"When you think about where are you in your body, are you in your head? Is that the center of your being?” submits Gisele Maria Martin in an interview with Cultural Survival. “It feels like in English, the center of our being is our brain. There are a lot of sayings in English like, ‘That person has lost their mind!’ or ‘They’re out of their mind,’ or ‘Are you crazy? You’re out of your mind!’ But when I think about it in our language, it feels like the center of our being is in our heart. And that is a really different place to come from than our heads. We go with our hearts and listen with our hearts to the rest of the world.” A citizen of the Tla-o-qui-aht First Nation in west Vancouver Island, British Columbia, Canada, Martin is a language activist and storyteller working to maintain and pass on traditional knowledge in her community. She actively advocates for language revitalization and is working to become fluent in the Nuučaanuł (Nuu-chah-nulth) language under the tutelage of Tla-o-qui-aht elder, Levi Martin.
Parsing the difference in cognition and worldview between the Western languages she grew up speaking and the Nuučaanuł language of her people, Martin explains that language, community, and the environment are irrefutably intertwined in the Tla-o-qui-aht First Nation. “If I think about it in our language, community includes all the life forms that we are interconnected with: all the plants, the animals, and the spirits of the places. As I’ve been brought up in English and in French, I’ve been interested in a lot of things regarding our culture. But there have been a lot of times where I didn’t understand what I was trying to understand, like I’m looking at the world in black and white. As I’ve been learning our language, it’s like learning to see things in full color for the first time.”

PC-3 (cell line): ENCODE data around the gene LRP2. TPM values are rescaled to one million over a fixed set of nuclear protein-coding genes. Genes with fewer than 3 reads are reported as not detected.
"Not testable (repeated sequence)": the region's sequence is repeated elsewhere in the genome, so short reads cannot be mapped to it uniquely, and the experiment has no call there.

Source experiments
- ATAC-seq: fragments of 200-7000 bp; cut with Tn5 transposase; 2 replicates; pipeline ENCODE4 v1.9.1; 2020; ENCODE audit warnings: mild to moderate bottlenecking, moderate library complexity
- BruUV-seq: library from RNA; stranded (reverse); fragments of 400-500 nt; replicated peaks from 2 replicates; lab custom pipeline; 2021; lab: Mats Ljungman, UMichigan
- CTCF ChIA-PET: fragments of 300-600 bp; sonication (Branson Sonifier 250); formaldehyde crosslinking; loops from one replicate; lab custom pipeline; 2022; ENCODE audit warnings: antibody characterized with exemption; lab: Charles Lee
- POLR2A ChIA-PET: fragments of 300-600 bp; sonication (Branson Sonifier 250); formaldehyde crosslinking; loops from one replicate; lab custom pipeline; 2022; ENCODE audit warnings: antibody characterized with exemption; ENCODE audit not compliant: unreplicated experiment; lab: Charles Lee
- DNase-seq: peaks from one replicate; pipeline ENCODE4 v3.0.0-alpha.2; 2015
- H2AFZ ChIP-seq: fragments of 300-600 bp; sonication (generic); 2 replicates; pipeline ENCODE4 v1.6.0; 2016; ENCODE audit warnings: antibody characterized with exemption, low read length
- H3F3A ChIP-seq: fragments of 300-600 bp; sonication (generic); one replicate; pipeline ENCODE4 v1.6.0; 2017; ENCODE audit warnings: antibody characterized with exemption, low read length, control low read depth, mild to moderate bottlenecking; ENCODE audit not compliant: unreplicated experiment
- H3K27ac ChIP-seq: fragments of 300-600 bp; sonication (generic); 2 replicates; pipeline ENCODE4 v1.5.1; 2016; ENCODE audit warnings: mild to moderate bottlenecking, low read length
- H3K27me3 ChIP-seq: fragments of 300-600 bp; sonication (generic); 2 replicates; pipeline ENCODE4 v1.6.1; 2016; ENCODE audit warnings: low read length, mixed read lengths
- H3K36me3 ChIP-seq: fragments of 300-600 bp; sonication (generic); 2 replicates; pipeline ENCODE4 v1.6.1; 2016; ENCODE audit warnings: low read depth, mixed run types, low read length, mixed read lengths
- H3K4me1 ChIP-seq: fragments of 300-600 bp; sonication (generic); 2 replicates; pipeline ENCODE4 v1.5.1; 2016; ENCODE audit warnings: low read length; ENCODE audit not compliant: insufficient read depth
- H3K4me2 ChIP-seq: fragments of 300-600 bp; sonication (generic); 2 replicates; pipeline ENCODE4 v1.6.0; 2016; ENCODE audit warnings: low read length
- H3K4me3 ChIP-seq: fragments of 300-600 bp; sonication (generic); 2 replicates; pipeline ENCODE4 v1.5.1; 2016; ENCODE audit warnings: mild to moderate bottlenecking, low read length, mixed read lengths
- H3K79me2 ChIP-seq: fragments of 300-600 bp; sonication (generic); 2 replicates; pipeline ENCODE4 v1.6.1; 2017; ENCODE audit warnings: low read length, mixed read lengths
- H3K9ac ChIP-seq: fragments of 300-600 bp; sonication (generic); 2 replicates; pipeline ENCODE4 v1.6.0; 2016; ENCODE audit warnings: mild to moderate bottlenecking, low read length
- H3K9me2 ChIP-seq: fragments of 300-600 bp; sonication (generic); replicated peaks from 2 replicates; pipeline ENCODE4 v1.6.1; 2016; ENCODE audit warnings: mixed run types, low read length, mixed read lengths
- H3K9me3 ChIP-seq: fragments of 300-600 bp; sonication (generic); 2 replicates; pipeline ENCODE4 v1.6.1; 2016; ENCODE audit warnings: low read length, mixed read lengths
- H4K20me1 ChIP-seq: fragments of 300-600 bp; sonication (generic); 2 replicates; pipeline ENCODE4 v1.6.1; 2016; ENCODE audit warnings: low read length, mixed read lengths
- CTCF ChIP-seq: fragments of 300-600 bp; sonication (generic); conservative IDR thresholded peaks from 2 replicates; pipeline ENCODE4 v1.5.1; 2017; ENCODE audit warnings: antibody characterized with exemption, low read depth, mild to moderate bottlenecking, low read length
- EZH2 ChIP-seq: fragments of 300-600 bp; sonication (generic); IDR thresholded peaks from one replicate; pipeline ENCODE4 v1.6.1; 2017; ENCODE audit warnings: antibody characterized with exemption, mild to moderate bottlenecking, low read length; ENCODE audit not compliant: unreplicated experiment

While the non-Native communities in Tofino say the biggest issues they face are tsunami and earthquake preparation, Martin says that the Tla-o-qui-aht First Nation “has much more pressing emergencies happening right now—rashes of suicide, social problems, alcoholism, unemployment . . . it’s a colonial disaster that has been pretty relentless. I’m working with a local museum and right now they have a very colonial narrative about local history. [They] invited us to work with them and add Tla-o-qui-aht First Nation perspective to the museum. I was trying to wrestle with what we would put in there, because right now there’s nothing. A suggestion was, ‘just focus on early history.’ Early contact history?! It’s still now. ‘Early contact’ is still happening right now.” Furthermore, she says, “it is not just our issue. All the residents that are now living in our traditional territories, the non-Native community of Tofino; it’s an issue that they face as well, even though some of them might not know it. When we continue to use a language which is not ecologically literate, it has repercussions that affect all of us, and loss that affects all of us. For everyone here to live not just sustainably, but abundantly, we need to work that out.”
Martin describes Nuučaanuł as an ecological language, and believes that “protecting our language is really integral in protecting the lands and waters that make up our identities as First Nations people.” She explains, for example, how Indigenous knowledge can be used in climate change mitigation by simply preserving their language and the lessons that it tells. “Just upholding our language could have significant repercussions because it’s such a culturally and ecologically informed language,” she says. “Our word for ‘tree,’ for example, is suč̓as. At first I said, ‘okay, suč̓as is tree and tree is suč̓as.’ But no, the names of everything in our language describe what they do or how they’re connected to the rest of the world. The word suč̓as breaks down to the verb suč̓as, which is ‘to hold,’ and the suffix ʔas, meaning, ‘on the land or of the land.’ So the Nuučaanuł word for tree, suč̓as, literally is ‘landholder.’ Imagine if all the logging corporations changed the name for trees to ‘landholders’ in their documents, and talked about them and thought about them that way. They’d say, ‘oh yeah, we’re just going to cut down all these landholders here and hope there’s no landslides after!’ I find that over and over again, the teachings that are encoded in the words are huge.”